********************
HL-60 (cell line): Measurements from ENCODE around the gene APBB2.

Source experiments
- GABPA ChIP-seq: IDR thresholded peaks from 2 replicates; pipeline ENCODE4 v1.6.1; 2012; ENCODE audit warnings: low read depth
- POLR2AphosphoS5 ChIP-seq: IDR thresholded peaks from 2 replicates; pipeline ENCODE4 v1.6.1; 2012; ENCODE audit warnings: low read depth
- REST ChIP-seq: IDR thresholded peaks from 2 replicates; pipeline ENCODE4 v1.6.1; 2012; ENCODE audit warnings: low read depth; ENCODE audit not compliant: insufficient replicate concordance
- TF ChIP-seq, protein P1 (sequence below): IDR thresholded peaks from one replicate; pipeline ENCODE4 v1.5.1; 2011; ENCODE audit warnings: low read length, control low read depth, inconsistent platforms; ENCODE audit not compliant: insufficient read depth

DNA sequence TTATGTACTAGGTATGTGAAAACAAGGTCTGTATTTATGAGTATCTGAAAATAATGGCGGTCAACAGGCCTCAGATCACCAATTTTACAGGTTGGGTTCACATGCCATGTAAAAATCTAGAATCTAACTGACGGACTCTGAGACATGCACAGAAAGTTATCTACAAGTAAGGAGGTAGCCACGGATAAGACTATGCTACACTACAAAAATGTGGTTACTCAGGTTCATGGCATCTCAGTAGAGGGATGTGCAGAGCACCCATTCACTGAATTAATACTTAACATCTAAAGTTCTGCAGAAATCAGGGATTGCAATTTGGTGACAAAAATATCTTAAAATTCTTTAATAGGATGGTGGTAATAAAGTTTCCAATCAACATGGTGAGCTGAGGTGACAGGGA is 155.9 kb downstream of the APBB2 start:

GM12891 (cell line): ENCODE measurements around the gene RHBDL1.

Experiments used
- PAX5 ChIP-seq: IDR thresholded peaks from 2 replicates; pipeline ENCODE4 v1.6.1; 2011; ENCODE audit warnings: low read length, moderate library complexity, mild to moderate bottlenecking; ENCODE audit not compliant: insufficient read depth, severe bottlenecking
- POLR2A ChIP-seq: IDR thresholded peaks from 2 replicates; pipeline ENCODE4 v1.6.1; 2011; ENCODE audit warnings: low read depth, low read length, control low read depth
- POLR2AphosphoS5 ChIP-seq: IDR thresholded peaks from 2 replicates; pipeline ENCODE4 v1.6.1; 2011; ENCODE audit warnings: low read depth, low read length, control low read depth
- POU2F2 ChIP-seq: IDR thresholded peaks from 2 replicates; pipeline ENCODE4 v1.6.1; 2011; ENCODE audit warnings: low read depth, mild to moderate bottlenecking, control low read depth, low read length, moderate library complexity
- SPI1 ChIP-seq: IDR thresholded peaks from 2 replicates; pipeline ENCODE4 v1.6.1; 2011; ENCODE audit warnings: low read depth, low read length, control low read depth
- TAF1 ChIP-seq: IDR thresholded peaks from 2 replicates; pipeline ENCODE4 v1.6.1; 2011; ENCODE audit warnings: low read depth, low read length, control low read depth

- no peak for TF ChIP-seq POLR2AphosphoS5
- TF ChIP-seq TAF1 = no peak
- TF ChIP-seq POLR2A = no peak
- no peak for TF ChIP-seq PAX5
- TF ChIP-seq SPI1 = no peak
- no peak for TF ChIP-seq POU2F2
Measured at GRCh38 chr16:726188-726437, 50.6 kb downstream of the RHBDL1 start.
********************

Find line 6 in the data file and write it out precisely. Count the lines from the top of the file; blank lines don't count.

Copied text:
- TF ChIP-seq, protein P1 (sequence below): IDR thresholded peaks from one replicate; pipeline ENCODE4 v1.5.1; 2011; ENCODE audit warnings: low read length, control low read depth, inconsistent platforms; ENCODE audit not compliant: insufficient read depth